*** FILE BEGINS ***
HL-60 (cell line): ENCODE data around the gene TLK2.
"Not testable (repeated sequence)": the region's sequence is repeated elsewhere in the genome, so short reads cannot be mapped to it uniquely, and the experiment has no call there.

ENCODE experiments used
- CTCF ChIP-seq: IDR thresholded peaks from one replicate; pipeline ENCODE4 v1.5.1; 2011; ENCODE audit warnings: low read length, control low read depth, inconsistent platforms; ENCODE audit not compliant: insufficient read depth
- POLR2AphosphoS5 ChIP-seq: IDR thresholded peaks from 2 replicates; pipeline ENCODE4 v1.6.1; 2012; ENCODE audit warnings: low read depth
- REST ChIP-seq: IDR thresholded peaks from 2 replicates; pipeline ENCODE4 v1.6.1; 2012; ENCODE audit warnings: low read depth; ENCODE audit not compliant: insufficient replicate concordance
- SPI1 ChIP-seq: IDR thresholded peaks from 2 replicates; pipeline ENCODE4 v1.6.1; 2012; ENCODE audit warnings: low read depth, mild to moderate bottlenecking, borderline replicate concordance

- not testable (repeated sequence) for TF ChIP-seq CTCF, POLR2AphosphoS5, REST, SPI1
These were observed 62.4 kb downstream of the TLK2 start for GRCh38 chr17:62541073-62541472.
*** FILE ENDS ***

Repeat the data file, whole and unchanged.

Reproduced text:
HL-60 (cell line): ENCODE data around the gene TLK2.
"Not testable (repeated sequence)": the region's sequence is repeated elsewhere in the genome, so short reads cannot be mapped to it uniquely, and the experiment has no call there.

ENCODE experiments used
- CTCF ChIP-seq: IDR thresholded peaks from one replicate; pipeline ENCODE4 v1.5.1; 2011; ENCODE audit warnings: low read length, control low read depth, inconsistent platforms; ENCODE audit not compliant: insufficient read depth
- POLR2AphosphoS5 ChIP-seq: IDR thresholded peaks from 2 replicates; pipeline ENCODE4 v1.6.1; 2012; ENCODE audit warnings: low read depth
- REST ChIP-seq: IDR thresholded peaks from 2 replicates; pipeline ENCODE4 v1.6.1; 2012; ENCODE audit warnings: low read depth; ENCODE audit not compliant: insufficient replicate concordance
- SPI1 ChIP-seq: IDR thresholded peaks from 2 replicates; pipeline ENCODE4 v1.6.1; 2012; ENCODE audit warnings: low read depth, mild to moderate bottlenecking, borderline replicate concordance

- not testable (repeated sequence) for TF ChIP-seq CTCF, POLR2AphosphoS5, REST, SPI1
These were observed 62.4 kb downstream of the TLK2 start for GRCh38 chr17:62541073-62541472.